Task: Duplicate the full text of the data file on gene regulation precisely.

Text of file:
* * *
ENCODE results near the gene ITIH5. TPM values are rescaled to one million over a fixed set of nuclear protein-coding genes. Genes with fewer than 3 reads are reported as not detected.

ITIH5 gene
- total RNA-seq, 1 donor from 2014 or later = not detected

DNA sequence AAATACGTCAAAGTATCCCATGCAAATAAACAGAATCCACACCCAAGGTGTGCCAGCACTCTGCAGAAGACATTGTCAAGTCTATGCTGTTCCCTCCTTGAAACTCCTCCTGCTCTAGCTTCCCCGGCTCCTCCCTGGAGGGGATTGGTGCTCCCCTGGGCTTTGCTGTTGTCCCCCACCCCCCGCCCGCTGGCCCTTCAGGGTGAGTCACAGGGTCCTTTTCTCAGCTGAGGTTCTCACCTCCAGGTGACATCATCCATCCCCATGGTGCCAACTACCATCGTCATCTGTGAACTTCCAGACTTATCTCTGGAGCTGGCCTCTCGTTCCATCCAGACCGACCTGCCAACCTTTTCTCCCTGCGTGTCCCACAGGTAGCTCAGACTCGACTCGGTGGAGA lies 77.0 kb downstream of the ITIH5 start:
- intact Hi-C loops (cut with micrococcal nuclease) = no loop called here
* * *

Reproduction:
ENCODE results near the gene ITIH5. TPM values are rescaled to one million over a fixed set of nuclear protein-coding genes. Genes with fewer than 3 reads are reported as not detected.

ITIH5 gene
- total RNA-seq, 1 donor from 2014 or later = not detected

DNA sequence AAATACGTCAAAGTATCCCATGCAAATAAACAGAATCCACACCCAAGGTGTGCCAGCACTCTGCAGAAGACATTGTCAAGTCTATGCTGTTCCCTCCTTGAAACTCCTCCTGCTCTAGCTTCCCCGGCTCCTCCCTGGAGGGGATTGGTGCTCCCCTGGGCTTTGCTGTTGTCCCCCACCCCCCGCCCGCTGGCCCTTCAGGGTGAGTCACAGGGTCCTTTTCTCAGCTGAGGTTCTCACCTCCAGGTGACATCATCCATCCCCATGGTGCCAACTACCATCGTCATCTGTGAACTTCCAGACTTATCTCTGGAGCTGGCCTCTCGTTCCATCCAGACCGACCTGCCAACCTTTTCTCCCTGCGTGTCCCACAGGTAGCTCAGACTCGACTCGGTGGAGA lies 77.0 kb downstream of the ITIH5 start:
- intact Hi-C loops (cut with micrococcal nuclease) = no loop called here